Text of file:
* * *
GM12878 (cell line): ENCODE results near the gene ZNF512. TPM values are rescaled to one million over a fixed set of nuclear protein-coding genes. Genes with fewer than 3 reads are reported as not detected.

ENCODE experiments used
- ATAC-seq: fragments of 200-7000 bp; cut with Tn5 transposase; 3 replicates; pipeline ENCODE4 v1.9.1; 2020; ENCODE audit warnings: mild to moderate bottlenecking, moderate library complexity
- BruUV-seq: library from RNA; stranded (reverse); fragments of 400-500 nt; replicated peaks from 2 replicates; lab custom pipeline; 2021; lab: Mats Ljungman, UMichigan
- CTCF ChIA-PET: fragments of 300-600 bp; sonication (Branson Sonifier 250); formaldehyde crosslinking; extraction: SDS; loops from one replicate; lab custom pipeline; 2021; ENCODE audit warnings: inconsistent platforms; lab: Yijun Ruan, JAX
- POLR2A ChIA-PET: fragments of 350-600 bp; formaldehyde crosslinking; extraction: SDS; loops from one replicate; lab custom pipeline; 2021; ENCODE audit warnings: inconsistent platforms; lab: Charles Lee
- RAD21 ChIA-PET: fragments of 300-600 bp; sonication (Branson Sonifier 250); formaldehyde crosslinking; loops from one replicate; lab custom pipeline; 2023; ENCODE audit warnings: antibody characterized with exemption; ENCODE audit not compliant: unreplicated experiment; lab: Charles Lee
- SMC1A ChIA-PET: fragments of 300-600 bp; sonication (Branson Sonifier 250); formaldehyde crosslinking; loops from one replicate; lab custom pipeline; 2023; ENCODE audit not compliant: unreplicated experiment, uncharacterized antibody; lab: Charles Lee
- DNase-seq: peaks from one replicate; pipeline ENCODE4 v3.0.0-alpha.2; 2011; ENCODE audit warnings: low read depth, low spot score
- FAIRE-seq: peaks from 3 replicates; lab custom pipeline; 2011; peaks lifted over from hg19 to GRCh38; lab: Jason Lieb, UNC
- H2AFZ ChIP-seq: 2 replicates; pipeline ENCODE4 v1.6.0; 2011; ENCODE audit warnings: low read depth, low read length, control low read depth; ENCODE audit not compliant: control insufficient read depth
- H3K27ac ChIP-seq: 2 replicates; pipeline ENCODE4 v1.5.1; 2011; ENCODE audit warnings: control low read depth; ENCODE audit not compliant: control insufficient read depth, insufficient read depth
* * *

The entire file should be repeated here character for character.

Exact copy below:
GM12878 (cell line): ENCODE results near the gene ZNF512. TPM values are rescaled to one million over a fixed set of nuclear protein-coding genes. Genes with fewer than 3 reads are reported as not detected.

ENCODE experiments used
- ATAC-seq: fragments of 200-7000 bp; cut with Tn5 transposase; 3 replicates; pipeline ENCODE4 v1.9.1; 2020; ENCODE audit warnings: mild to moderate bottlenecking, moderate library complexity
- BruUV-seq: library from RNA; stranded (reverse); fragments of 400-500 nt; replicated peaks from 2 replicates; lab custom pipeline; 2021; lab: Mats Ljungman, UMichigan
- CTCF ChIA-PET: fragments of 300-600 bp; sonication (Branson Sonifier 250); formaldehyde crosslinking; extraction: SDS; loops from one replicate; lab custom pipeline; 2021; ENCODE audit warnings: inconsistent platforms; lab: Yijun Ruan, JAX
- POLR2A ChIA-PET: fragments of 350-600 bp; formaldehyde crosslinking; extraction: SDS; loops from one replicate; lab custom pipeline; 2021; ENCODE audit warnings: inconsistent platforms; lab: Charles Lee
- RAD21 ChIA-PET: fragments of 300-600 bp; sonication (Branson Sonifier 250); formaldehyde crosslinking; loops from one replicate; lab custom pipeline; 2023; ENCODE audit warnings: antibody characterized with exemption; ENCODE audit not compliant: unreplicated experiment; lab: Charles Lee
- SMC1A ChIA-PET: fragments of 300-600 bp; sonication (Branson Sonifier 250); formaldehyde crosslinking; loops from one replicate; lab custom pipeline; 2023; ENCODE audit not compliant: unreplicated experiment, uncharacterized antibody; lab: Charles Lee
- DNase-seq: peaks from one replicate; pipeline ENCODE4 v3.0.0-alpha.2; 2011; ENCODE audit warnings: low read depth, low spot score
- FAIRE-seq: peaks from 3 replicates; lab custom pipeline; 2011; peaks lifted over from hg19 to GRCh38; lab: Jason Lieb, UNC
- H2AFZ ChIP-seq: 2 replicates; pipeline ENCODE4 v1.6.0; 2011; ENCODE audit warnings: low read depth, low read length, control low read depth; ENCODE audit not compliant: control insufficient read depth
- H3K27ac ChIP-seq: 2 replicates; pipeline ENCODE4 v1.5.1; 2011; ENCODE audit warnings: control low read depth; ENCODE audit not compliant: control insufficient read depth, insufficient read depth